Those of you who have been interested in my postings on FTC v. Phoebe Putney might be interested in a recent student note in the Columbia Law Review, Antitrust Immunity Up In Smoke: Preemption, State Action, And The Master Settlement Agreement, by Matthew McDonald. Here’s the abstract:
In antitrust law, the state action doctrine allows states to take regulatory actions that would otherwise result in violations of the federal antitrust laws. Unfortunately, the Supreme Court has not always provided clear guidance in its state action jurisprudence, and lower courts have expressed frustration with this doctrinally confusing area of antitrust law. There is confusion among the lower courts over the relationship between state action immunity and the related doctrine of federal antitrust preemption. Further, lower courts are confused as to how they should apply the Midcal two-pronged test regulating the availability of state action immunity to private actors.
The judicial response to antitrust suits over the tobacco Master Settlement Agreement (MSA), a settlement signed between tobacco manufacturers and forty-six states, provides a stark example of this confusion. The Second and Third Circuits have held that the antitrust preemption and state action doctrines do not immunize the MSA from charges of facilitating a price-fixing conspiracy among cigarette makers, while five other circuits have held the contrary.
This Note explores the MSA circuit split and contends that the Second and Third Circuits were correct in holding that antitrust preemption and state action immunity do not shield the MSA. This result is consistent with Supreme Court precedent and antitrust policy.
It turns out that, in addition to the state-action doctrine, as exemplified by Parker v. Brown, Midcal Aluminum, and Town of Hallie (and now FTC v. Phoebe Putney), there’s also an antitrust preemption doctrine. What happens if you want to challenge a state statute as being preempted by federal antitrust law? Essentially, a state statute isn’t preempted by federal antitrust law unless it mandates or authorizes conduct that’s a per se violation of antitrust law. (And even in those cases, the state could still avoid antitrust treatment under the state action doctrine.)
Rice v. Norman Williams Co. (1982), for instance, concerned a California statute that made it illegal to import any brand of liquor into the state unless one was an “authorized importer” of that brand. That was a vertical nonprice restraint, which is analyzed under the rule of reason; so the conduct that the California statute mandated or permitted wasn’t necessarily an antitrust violation; so the state statute wasn’t preempted.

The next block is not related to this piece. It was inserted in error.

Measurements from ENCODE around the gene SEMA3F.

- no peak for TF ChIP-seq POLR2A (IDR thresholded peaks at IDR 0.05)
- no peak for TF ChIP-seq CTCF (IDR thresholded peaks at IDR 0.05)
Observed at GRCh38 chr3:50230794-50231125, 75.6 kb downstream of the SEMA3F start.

Or consider Fisher v. City of Berkeley (1986), where Berkeley passed a rent control ordinance; that was indeed price fixing, but it was a sovereign act, not the coordinated activity of landlords, so that likewise didn’t violate antitrust law. So that statute likewise wasn’t preempted by federal antitrust law.
When the statute isn’t preempted by federal antitrust law, that means it’s valid — no need to check whether it’s saved by state action doctrine, though it’s still possible that certain private acts under the statute could still be challenged under antitrust law, in which case the private actors might seek state action immunity at that point.
For greater details about these overlapping and somewhat confusing areas of antitrust law, read the student note. But the point of the note is to explore how these doctrines apply to the tobacco Master Settlement Agreement (MSA). The MSA requires the major tobacco companies to make payments to the states based on their market shares, deters competition by nonparticipating tobacco companies, and also provides that states can pass statutes forcing nonparticipating tobacco companies to either participate or contribute an amount to a fund that would neutralize any cost advantage they may have over participating companies.
Obviously, economists and antitrust scholars have criticized the MSA as tantamount to a government-enforced cartel. Some circuit courts have allowed antitrust challenges to the MSA to go forward. The Third Circuit reasoned that the anticompetitive conduct was that of the tobacco companies, which took advantage of the MSA’s structure to raise prices. Therefore, the Midcal test applied, and the tobacco companies could be liable because there was no active state supervision. (But I’m still wondering: even though the case can go forward, on what theory of antitrust can the plaintiffs win?) A case in the Second Circuit challenged New York’s Contraband Statute, which was held to be preempted under Rice because it compelled per se antitrust violations. (I’d have to read this case to be sure, but the reasoning here seems iffy to me.)
Obviously, my short summary glosses over a lot of important details, and some of the statements I make above are somewhat oversimplified. Those who are interested in the potential vulnerability of the MSA to antitrust challenge should check out this student note and the underlying cases.